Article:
The number of signficant figures at which scientific number formatting is used in break point and key labelling. Default 5.

statistic

The statistic to be applied to each data bin in the plot. Options currently include “prop.count”, “prop.mean” and “abs.count”. The default “prop.count” sizes bins according to the proportion of the frequency of measurements. Similarly, “prop.mean” sizes bins according to their relative contribution to the mean. “abs.count” provides the absolute count of measurements in each bin.

pollutant

Alternative data series to be sampled instead of wind speed. The windRose default NULL is equivalent to pollutant = "ws".

annotate

If TRUE then the percentage calm and mean values are printed in each panel together with a description of the statistic below the plot. If " " then only the stastic is below the plot. Custom annotations may be added by setting value to c("annotation 1", "annotation 2").

angle.scale

The wind speed scale is by default shown at a 315 degree angle. Sometimes the placement of the scale may interfere with an interesting feature. The user can therefore set angle.scale to another value (between 0 and 360 degrees) to mitigate such problems. For example angle.scale = 45 will draw the scale heading in a NE direction.

border

Border colour for shaded areas. Default is no border.

...

For pollutionRose other parameters that are passed on to windRose. For windRose other parameters that are passed on to drawOpenKey, lattice:xyplot and cutData. Axis and title labelling options (xlab, ylab, main) are passed to xyplot via quickText to handle routine formatting.

Value

As well as generating the plot itself, windRose and pollutionRose also return an object of class “openair”. The object includes three main components: call, the command used to generate the plot; data, the data frame of summarised information used to make the plot; and plot, the plot itself. If retained, e.g. using output <- windRose(mydata), this output can be used to recover the data, reproduce or rework the original plot or undertake further analysis.

An openair output can be manipulated using a number of generic operations, including print, plot and summarise.

Summarised proportions can also be extracted directly using the $data operator, e.g. object$data for output <- windRose(mydata). This returns a data frame with three set columns: cond, conditioning based on type; wd, the wind direction; and calm, the statistic for the proportion of data unattributed to any specific wind direction because it was collected under calm conditions; and then several (one for each range binned for the plot) columns giving proportions of measurements associated with each ws or pollutant range plotted as a discrete panel.

Details

For windRose data are summarised by direction, typically by 45 or 30 (or 10) degrees and by different wind speed categories. Typically, wind speeds are represented by different width "paddles". The plots show the proportion (here represented as a percentage) of time that the wind is from a certain angle and wind speed range.

By default windRose will plot a windRose in using "paddle" style segments and placing the scale key below the plot.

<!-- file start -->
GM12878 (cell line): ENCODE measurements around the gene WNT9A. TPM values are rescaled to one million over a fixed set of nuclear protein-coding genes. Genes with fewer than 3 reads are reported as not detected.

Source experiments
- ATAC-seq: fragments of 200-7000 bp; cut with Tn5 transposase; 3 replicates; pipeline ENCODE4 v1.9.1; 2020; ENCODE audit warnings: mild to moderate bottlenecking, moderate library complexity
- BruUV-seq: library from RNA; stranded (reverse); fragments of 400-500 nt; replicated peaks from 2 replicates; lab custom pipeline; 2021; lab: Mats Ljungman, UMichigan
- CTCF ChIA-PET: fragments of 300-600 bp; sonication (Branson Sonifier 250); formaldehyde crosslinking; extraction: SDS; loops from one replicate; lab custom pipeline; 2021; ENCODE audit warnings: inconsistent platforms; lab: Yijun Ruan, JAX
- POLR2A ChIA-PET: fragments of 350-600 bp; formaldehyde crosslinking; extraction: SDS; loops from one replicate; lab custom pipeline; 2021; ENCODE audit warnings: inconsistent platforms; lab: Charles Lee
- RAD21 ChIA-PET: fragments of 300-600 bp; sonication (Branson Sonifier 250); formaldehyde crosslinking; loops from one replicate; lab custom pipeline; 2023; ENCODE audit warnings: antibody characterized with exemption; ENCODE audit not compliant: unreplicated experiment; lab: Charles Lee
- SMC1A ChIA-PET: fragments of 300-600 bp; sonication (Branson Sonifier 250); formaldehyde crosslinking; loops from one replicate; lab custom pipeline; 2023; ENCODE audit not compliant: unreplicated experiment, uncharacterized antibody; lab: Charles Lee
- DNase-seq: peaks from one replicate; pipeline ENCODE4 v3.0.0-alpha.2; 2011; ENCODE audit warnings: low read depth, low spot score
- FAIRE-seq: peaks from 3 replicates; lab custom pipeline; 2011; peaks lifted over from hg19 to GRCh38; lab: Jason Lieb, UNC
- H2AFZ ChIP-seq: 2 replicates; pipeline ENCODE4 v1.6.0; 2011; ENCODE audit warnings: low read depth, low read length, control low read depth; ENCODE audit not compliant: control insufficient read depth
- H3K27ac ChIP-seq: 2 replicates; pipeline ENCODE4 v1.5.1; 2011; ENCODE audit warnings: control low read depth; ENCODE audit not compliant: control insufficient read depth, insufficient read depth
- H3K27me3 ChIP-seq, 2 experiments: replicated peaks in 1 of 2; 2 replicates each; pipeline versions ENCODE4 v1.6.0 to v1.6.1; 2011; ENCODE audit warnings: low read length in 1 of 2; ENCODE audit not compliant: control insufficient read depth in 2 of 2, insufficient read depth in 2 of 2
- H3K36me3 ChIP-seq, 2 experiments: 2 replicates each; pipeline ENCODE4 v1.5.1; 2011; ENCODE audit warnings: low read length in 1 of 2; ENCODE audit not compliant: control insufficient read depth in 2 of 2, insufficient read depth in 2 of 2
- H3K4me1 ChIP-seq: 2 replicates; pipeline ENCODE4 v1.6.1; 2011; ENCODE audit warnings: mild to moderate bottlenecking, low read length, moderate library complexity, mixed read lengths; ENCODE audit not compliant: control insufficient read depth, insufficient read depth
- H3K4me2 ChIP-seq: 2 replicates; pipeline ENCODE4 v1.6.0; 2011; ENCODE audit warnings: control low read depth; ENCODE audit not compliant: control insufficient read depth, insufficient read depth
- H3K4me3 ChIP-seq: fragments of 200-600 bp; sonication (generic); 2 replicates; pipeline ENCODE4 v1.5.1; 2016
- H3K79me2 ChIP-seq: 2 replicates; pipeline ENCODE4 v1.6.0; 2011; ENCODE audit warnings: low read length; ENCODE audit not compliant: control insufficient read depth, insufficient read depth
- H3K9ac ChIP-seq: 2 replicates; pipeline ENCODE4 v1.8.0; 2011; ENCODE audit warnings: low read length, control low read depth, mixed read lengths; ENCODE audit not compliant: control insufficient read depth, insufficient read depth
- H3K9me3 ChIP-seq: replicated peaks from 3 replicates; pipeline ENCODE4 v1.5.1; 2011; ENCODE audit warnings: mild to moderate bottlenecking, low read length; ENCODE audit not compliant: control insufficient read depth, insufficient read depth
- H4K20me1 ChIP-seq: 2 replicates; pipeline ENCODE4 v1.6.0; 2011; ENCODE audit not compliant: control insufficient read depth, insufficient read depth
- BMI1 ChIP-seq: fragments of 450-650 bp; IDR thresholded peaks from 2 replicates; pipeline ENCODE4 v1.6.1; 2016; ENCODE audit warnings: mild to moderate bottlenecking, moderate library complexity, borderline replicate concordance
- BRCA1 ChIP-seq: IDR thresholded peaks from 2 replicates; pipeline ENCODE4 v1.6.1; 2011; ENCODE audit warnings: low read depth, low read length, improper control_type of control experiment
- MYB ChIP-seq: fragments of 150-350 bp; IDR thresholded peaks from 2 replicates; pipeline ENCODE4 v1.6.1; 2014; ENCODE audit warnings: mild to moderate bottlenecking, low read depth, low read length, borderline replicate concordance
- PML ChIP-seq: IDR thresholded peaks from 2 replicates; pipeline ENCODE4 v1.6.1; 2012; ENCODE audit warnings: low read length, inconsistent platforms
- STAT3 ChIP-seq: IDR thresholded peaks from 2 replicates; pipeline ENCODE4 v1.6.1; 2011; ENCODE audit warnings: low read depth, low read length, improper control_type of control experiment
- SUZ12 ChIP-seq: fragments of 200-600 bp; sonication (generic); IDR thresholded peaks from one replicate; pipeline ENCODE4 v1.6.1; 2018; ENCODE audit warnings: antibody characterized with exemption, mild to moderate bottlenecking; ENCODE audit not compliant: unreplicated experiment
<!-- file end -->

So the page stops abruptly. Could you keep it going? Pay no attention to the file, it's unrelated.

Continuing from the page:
The argument pollutant uses the same plotting structure but substitutes another data series, defined by pollutant, for wind speed.

The option statistic = "prop.mean" provides a measure of the relative contribution of each bin to the panel mean, and is intended for use with pollutionRose.

pollutionRose is a windRose wrapper which brings pollutant forward in the argument list, and attempts to sensibly rescale break points based on the pollutant data range by by-passing ws.int.

By default, pollutionRose will plot a pollution rose of nox using "wedge" style segments and placing the scale key to the right of the plot.

It is possible to compare two wind speed-direction data sets using pollutionRose. There are many reasons for doing so e.g. to see how one site compares with another or for meteorological model evaluation. In this case, ws and wd are considered to the the reference data sets with which a second set of wind speed and wind directions are to be compared (ws2 and wd2). The first set of values is subtracted from the second and the differences compared. If for example, wd2 was biased positive compared with wd then pollutionRose will show the bias in polar coordinates. In its default use, wind direction bias is colour-coded to show negative bias in one colour and positive bias in another.

Note

windRose and pollutionRose both use drawOpenKey to produce scale keys.

References

Applequist, S, 2012: Wind Rose Bias Correction. J. Appl. Meteor. Climatol., 51, 1305-1309.

This paper seems to be the original?

Droppo, J.G. and B.A. Napier (2008) Wind Direction Bias in Generating Wind Roses and Conducting Sector-Based Air Dispersion Modeling, Journal of the Air & Waste Management Association, 58:7, 913-918.

See also

See drawOpenKey for fine control of the scale key.

See polarFreq for a more flexible version that considers other statistics and pollutant concentrations.

Examples

# load example data from package data(mydata) # basic plot windRose(mydata)
# one windRose for each year windRose(mydata,type = "year")
# windRose in 10 degree intervals with gridlines and width adjusted
# NOT RUN { windRose(mydata, angle = 10, width = 0.2, grid.line = 1) # }
# pollutionRose of nox pollutionRose(mydata, pollutant = "nox")
## source apportionment plot - contribution to mean
# NOT RUN { pollutionRose(mydata, pollutant = "pm10", type = "year", statistic = "prop.mean") # }
## example of comparing 2 met sites ## first we will make some new ws/wd data with a postive bias mydata$ws2 = mydata$ws + 2 * rnorm(nrow(mydata)) + 1 mydata$wd2 = mydata$wd + 30 * rnorm(nrow(mydata)) + 30 ## need to correct negative wd id <- which(mydata$wd2 < 0) mydata$wd2[id] <- mydata$wd2[id] + 360 ## results show postive bias in wd and ws pollutionRose(mydata, ws = "ws", wd = "wd", ws2 = "ws2", wd2 = "wd2")